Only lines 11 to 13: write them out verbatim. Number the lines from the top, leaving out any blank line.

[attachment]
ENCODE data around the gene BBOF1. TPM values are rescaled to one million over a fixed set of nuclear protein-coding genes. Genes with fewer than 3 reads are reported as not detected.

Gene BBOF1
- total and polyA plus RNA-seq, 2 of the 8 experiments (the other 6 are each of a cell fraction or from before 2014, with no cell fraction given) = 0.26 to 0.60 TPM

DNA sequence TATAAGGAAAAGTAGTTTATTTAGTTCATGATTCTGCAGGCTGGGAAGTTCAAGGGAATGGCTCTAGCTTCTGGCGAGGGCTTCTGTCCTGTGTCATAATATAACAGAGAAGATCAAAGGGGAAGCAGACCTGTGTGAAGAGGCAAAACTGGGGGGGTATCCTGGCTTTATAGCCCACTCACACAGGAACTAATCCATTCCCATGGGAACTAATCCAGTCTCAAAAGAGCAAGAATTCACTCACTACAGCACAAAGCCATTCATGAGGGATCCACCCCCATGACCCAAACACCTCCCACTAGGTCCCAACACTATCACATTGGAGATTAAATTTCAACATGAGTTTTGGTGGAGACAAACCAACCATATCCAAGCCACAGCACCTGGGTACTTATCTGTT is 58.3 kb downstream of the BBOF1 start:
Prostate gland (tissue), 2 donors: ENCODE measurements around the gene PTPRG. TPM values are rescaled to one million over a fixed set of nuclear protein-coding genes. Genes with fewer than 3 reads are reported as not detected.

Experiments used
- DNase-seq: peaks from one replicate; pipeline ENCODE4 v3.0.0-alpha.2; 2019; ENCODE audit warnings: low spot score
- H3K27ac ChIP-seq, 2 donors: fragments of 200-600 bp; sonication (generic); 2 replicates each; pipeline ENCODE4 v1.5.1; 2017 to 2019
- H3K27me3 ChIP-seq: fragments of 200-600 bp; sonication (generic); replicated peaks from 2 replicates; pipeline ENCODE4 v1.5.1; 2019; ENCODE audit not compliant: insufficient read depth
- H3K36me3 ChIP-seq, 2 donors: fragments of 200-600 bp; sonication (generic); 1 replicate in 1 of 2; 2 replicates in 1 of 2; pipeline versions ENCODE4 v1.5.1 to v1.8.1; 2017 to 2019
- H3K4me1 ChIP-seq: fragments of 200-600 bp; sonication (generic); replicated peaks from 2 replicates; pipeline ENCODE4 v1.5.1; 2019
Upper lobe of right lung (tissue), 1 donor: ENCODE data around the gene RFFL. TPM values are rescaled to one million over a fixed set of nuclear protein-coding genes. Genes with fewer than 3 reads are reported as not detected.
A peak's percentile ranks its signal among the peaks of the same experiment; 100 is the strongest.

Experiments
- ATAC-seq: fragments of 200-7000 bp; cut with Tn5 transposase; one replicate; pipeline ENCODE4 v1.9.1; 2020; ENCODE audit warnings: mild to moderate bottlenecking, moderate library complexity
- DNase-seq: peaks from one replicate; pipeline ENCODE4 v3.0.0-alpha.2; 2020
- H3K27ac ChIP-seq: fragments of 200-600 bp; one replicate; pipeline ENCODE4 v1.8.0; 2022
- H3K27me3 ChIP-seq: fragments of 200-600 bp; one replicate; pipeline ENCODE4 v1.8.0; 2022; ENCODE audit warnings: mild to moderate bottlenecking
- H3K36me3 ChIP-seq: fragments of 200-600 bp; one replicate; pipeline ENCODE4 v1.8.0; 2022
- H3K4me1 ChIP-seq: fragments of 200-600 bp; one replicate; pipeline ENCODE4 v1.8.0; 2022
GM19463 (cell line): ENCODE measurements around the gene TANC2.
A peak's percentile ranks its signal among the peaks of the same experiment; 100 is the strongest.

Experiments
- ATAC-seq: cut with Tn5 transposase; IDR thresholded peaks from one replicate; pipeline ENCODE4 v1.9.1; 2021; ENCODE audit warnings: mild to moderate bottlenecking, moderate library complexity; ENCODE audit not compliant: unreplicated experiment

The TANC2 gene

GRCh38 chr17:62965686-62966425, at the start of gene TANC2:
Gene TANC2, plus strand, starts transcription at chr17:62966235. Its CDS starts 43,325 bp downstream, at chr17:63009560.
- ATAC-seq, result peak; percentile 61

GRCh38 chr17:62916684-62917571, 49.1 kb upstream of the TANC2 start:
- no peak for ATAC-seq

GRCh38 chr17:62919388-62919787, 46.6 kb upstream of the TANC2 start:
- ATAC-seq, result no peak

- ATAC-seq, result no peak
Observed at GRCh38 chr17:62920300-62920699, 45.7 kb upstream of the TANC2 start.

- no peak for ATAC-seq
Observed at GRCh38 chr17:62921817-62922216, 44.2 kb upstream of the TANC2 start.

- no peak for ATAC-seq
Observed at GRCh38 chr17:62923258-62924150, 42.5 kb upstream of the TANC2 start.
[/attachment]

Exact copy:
- H3K4me1 ChIP-seq: fragments of 200-600 bp; sonication (generic); replicated peaks from 2 replicates; pipeline ENCODE4 v1.5.1; 2019
Upper lobe of right lung (tissue), 1 donor: ENCODE data around the gene RFFL. TPM values are rescaled to one million over a fixed set of nuclear protein-coding genes. Genes with fewer than 3 reads are reported as not detected.
A peak's percentile ranks its signal among the peaks of the same experiment; 100 is the strongest.